Leading article: A defensive speech that smacked of desperation

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The timing of this year's Guildhall speech could hardly have been better. Probably more is in flux in British foreign policy than at any time since the weeks of frenetic diplomacy that preceded the intervention in Iraq. The splendid setting of the Lord Mayor's banquet provided the Prime Minister with a forum to set out his perception of what should be done and the possibilities as he sees them at this critical juncture.

In one respect, his points were reassuring. He invited Iran and Syria, in effect, to join a combined international effort to restore stability across the region in the latest sign that these key regional powers are to be brought in from the cold. He called for renewed emphasis on solving the Palestinian problem - arguably the genesis of the conflicts and terrorism that flows from the region. And in attacking critics of his Government's close relations with Washington, he also attacked Eurosceptics, stressing that both aspects were in Britain's national interests as he saw them.

It is worth thinking back four years, however. If the Prime Minister's speech illustrated nothing else, it showed just how much has been lost in the years since Britain joined forces with the US to oust Saddam Hussein. It is a sad day when the Prime Minister feels it necessary to exhort a home audience to think more positively about the United States and tries to explain why the transatlantic alliance is good for Britain. The goodwill that followed the attacks of 11 September 2001, should never have been allowed to dissipate.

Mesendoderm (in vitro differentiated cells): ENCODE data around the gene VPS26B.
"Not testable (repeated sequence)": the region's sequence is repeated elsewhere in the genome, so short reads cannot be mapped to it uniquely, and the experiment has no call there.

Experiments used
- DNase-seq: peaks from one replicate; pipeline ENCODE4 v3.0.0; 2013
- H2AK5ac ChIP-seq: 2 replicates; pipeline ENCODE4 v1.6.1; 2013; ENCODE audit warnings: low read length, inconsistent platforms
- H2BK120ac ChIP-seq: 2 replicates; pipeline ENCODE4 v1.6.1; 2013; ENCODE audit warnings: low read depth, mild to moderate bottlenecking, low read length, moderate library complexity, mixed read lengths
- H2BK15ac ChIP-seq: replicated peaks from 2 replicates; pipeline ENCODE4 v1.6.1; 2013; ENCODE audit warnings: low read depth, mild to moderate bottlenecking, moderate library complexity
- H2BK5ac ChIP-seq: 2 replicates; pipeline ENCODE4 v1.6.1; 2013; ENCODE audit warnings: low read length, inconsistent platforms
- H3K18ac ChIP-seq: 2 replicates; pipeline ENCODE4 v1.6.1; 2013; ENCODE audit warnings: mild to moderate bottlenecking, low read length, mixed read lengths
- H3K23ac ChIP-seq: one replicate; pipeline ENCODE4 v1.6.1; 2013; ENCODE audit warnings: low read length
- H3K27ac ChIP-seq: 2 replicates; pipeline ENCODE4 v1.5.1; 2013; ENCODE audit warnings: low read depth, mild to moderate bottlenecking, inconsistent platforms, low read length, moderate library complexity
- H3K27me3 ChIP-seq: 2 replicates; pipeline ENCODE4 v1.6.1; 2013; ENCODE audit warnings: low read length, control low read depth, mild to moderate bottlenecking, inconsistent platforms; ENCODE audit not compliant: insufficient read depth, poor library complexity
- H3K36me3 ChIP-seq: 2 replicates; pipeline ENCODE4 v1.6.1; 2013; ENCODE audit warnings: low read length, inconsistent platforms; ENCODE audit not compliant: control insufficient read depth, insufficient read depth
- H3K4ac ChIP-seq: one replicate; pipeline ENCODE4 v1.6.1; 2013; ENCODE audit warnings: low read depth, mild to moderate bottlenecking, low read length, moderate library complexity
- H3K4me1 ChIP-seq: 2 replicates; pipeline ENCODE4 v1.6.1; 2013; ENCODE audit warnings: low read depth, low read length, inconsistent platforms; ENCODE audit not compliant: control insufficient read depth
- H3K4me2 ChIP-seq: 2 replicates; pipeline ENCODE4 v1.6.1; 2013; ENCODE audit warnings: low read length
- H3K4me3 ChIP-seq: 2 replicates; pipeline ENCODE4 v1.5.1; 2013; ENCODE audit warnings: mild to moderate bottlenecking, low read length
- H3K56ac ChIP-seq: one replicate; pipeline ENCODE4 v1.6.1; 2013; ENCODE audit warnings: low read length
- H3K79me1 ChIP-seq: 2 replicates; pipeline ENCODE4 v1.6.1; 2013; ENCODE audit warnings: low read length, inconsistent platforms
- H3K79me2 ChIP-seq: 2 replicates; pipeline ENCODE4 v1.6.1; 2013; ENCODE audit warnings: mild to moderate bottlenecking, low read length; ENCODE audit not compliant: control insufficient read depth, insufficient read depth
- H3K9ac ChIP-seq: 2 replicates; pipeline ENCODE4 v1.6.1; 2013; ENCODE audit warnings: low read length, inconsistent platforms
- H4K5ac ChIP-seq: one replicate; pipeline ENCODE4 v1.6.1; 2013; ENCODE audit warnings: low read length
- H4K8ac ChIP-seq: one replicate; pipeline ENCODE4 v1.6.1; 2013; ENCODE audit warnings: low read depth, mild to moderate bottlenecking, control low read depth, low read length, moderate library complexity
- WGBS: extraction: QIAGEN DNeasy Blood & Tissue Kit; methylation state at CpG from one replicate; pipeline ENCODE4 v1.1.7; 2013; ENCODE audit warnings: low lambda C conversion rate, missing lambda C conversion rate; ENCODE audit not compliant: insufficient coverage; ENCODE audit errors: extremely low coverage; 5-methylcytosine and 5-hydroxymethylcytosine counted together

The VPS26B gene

As for the Middle East, it is to Mr Blair's credit that he accompanied his support for the Iraq war with periodic reminders to Mr Bush about the need to keep trying to advance a settlement between the Israelis and the Palestinians. And there were times, perhaps when the "special relationship" was under greatest stress, when President Bush repeated his commitment to the continued involvement of the United States in the Middle East. The effort nonetheless seemed fitful and half-hearted. The tardy response of both leaders to the conflict in Lebanon this summer only augmented the sense that, post-Iraq, neither could be an honest broker.

Most telling of all were the overtures to Iran and Syria. Mr Blair hedged them about with caveats - as he had to. He warned that neither rewards nor concessions were on offer in return for their engagement, only international opprobrium if they refused. Yet the tone smacked of desperation. Four years ago, Britain was making the running in trying to normalise relations with Syria; it has also led the European "troika" in negotiating with Iran on the nuclear issue. So long as the US damned both as members of the "axis of evil", however, progress was minimal.

Mr Blair was right to keep the channels open, and he is right about trying to bring Syria and Iran into any attempt to resolve the Iraq débâcle. The key, though, will be President Bush and the United States. It is hard enough for Britain to acknowledge that the winners - if there are any - in Iraq are the very countries and regimes whose ambitions the Iraq intervention was supposed to crush. It will be doubly hard for Mr Bush.

The US midterm elections have raised hopes Mr Bush is ready to countenance a sharp change in Iraq policy, along the lines Mr Blair suggested last night. The truth is that the heavy Republican defeat is accelerating a change already in train. The former secretary of state, James Baker, who heads the cross-party Iraq Study Group, had already argued direct talks with Syria and Iran should not be ruled out. Mr Blair's calls over the months and years had fallen on deaf ears in Washington. It is not the special relationship, but the facts on the ground that have convinced Mr Bush to change direction.